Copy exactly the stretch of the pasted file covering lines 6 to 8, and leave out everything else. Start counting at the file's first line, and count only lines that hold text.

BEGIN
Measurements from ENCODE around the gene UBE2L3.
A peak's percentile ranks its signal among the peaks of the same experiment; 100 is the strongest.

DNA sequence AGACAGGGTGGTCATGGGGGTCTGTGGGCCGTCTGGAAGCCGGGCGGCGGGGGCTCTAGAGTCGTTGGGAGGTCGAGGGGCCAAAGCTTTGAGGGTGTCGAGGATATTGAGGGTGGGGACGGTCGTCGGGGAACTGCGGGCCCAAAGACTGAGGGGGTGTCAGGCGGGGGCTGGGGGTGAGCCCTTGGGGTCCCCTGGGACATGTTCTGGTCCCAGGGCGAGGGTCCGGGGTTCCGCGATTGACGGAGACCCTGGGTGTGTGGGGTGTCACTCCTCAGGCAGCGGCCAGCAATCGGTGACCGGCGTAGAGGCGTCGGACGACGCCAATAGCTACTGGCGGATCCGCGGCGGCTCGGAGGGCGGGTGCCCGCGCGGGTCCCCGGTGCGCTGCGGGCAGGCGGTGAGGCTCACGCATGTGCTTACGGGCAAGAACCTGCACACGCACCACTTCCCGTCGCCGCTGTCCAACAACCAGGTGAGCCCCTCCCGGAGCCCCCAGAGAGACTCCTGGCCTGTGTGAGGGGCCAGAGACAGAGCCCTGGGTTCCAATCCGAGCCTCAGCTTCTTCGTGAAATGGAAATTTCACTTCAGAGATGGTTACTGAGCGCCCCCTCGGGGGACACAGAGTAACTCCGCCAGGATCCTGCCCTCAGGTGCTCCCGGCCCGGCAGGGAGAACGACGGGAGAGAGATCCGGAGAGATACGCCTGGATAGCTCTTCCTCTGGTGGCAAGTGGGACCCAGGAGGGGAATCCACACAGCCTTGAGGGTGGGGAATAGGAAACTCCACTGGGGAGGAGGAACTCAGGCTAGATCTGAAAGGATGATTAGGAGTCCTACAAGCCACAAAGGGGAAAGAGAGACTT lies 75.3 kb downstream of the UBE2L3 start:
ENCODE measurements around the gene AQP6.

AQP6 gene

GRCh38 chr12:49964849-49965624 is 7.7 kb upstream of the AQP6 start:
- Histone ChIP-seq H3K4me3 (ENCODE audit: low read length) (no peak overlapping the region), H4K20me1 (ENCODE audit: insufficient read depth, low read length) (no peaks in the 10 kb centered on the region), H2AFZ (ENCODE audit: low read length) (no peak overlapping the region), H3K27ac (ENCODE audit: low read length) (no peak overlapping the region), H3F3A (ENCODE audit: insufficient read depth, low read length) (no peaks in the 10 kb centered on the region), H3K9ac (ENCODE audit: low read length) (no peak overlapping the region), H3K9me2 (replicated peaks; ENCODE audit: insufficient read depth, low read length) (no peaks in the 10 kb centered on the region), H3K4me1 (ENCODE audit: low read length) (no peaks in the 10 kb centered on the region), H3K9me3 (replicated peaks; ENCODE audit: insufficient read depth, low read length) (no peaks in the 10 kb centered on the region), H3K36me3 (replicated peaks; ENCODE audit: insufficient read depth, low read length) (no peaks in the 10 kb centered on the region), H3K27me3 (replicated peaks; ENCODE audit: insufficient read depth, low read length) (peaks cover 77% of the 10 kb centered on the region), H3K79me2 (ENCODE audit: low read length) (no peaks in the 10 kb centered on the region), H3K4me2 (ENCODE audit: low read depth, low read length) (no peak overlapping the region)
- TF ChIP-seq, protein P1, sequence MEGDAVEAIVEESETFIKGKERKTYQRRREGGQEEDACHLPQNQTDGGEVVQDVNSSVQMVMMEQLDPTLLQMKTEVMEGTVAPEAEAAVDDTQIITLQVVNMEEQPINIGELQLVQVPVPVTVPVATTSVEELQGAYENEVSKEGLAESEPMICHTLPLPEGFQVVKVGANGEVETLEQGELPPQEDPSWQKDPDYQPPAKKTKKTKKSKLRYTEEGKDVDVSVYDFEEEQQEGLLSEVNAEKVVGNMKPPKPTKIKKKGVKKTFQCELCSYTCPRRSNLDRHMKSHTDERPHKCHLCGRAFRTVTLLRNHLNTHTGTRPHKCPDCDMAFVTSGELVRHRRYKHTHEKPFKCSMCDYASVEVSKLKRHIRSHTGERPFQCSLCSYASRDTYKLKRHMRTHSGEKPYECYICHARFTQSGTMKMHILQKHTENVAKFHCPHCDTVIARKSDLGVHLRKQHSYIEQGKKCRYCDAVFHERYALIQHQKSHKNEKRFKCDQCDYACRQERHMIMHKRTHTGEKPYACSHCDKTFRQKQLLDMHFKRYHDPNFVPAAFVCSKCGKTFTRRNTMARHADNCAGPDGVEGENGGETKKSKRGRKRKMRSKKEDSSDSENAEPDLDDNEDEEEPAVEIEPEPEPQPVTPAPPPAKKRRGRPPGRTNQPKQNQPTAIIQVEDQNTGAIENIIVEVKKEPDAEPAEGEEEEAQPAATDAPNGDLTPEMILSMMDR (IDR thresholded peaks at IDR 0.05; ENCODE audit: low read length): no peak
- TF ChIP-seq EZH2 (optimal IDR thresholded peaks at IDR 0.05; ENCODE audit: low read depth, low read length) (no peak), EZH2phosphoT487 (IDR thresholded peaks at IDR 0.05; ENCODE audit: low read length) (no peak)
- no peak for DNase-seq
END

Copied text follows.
GRCh38 chr12:49964849-49965624 is 7.7 kb upstream of the AQP6 start:
- Histone ChIP-seq H3K4me3 (ENCODE audit: low read length) (no peak overlapping the region), H4K20me1 (ENCODE audit: insufficient read depth, low read length) (no peaks in the 10 kb centered on the region), H2AFZ (ENCODE audit: low read length) (no peak overlapping the region), H3K27ac (ENCODE audit: low read length) (no peak overlapping the region), H3F3A (ENCODE audit: insufficient read depth, low read length) (no peaks in the 10 kb centered on the region), H3K9ac (ENCODE audit: low read length) (no peak overlapping the region), H3K9me2 (replicated peaks; ENCODE audit: insufficient read depth, low read length) (no peaks in the 10 kb centered on the region), H3K4me1 (ENCODE audit: low read length) (no peaks in the 10 kb centered on the region), H3K9me3 (replicated peaks; ENCODE audit: insufficient read depth, low read length) (no peaks in the 10 kb centered on the region), H3K36me3 (replicated peaks; ENCODE audit: insufficient read depth, low read length) (no peaks in the 10 kb centered on the region), H3K27me3 (replicated peaks; ENCODE audit: insufficient read depth, low read length) (peaks cover 77% of the 10 kb centered on the region), H3K79me2 (ENCODE audit: low read length) (no peaks in the 10 kb centered on the region), H3K4me2 (ENCODE audit: low read depth, low read length) (no peak overlapping the region)
- TF ChIP-seq, protein P1, sequence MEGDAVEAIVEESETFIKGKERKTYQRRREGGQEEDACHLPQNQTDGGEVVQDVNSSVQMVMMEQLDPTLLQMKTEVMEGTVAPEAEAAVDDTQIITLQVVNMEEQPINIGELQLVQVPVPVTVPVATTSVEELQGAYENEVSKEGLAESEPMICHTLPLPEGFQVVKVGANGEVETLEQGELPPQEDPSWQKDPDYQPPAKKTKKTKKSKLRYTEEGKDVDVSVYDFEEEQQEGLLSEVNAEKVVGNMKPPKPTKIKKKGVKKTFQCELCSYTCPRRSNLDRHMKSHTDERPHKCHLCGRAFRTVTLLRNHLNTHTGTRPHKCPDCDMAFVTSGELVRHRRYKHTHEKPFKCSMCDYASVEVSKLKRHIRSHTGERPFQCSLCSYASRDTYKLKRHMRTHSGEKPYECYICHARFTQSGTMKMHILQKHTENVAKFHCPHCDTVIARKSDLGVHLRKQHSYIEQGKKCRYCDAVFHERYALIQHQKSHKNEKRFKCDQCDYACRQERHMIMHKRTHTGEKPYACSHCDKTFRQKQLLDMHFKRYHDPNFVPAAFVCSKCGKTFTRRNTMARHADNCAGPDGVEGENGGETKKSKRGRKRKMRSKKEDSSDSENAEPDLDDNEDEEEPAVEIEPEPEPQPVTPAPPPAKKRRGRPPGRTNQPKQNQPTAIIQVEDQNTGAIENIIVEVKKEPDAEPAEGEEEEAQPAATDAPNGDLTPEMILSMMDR (IDR thresholded peaks at IDR 0.05; ENCODE audit: low read length): no peak